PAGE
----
Make sure you insure the rebuilding cost, not the value of your property.
Your mortgage lender can tell you how much to insure your property for when you take out your loan. Otherwise, ask a surveyor. Premiums will be lower for detached houses, and higher for terraced houses and flats.
You may get a discount if you buy combined building and contents insurance and also if your home meets your insurer’s security requirements, including specific types of window and door locks.
It might be a good idea to include an opt-out if the rates of your insurance are increased.
If you live in a postcode area with a high crime rate it’s worth investing in a good security system. Most insurers will offer you a discount if you have done this.
Critical illness insurance pays out a lump sum if you are diagnosed with any of a range of serious conditions, which include cancer, heart disease, strokes and multiple sclerosis.
When buying critical illness insurance you must decide how many conditions you want covered, and how much cover you need. You must also decide how long you want the policy to last and whether you want to include it as part of your life assurance. Most people opt to cover the cost of their outstanding mortgage loan, plus a bit more. Your policy should last at least as long as your mortgage.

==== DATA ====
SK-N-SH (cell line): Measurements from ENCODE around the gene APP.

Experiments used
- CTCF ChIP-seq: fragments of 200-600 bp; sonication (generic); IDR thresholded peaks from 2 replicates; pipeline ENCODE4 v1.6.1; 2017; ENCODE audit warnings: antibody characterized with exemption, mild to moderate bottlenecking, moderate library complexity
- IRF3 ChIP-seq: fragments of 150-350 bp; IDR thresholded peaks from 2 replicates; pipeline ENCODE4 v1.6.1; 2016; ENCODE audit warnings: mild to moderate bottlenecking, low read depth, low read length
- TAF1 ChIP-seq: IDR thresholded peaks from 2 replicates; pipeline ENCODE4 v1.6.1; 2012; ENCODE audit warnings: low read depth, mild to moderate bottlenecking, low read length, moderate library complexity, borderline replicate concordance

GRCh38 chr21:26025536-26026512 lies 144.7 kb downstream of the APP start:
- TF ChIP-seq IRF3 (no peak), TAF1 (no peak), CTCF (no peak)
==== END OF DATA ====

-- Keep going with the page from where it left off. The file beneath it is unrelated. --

Term assurance offers you cover for a specified number of years. Because it is only for a fixed term, as opposed to the whole of your life, this makes it cheaper than conventional life insurance. The premiums quoted on term assurance policies can vary widely so it makes sense to get several quotes.
Care should be taken when considering whole of life policies: as opposed to term insurance, these last throughout your life so your dependants are guaranteed a payout. It can cost substantially more than term assurance. Some of these policies are reviewable – it is possible that after 10 years, your insurance company decides that either your premiums are going to have to go up, or you are going to have to accept a cut in the level of cover. However, they give you life cover, and they have a surrender value at any time (subject to cancelling the life cover).
When buying travel insurance, if you only go away for one or two weeks a year, then it is cheaper to just cover the time you are away rather than buy a standard package. Don’t pay for a fortnight’s cover if you only go abroad for 10 days in the year. If you travel abroad more than once a year it will cost you less to take out an annual travel insurance policy.
The Internet can be useful for comparing motor insurance quotes. You might be able to save up to 30% by doing this.
If you have some cash put aside, agreeing to pay a larger excess will help cut your premiums.
Watch out for the future of car insurance – a pilot study will be underway from summer 2003 for a ‘pay-as-you-drive’ scheme. It will use the data from a ‘black box’ to establish the usage of the vehicle, and will then construct a monthly usage premium -similar to that of a utility or phone bill. However much you use, you will be billed for. This will be ideal for low mileage users or for the second family car. The scheme is planned to go live in 2005.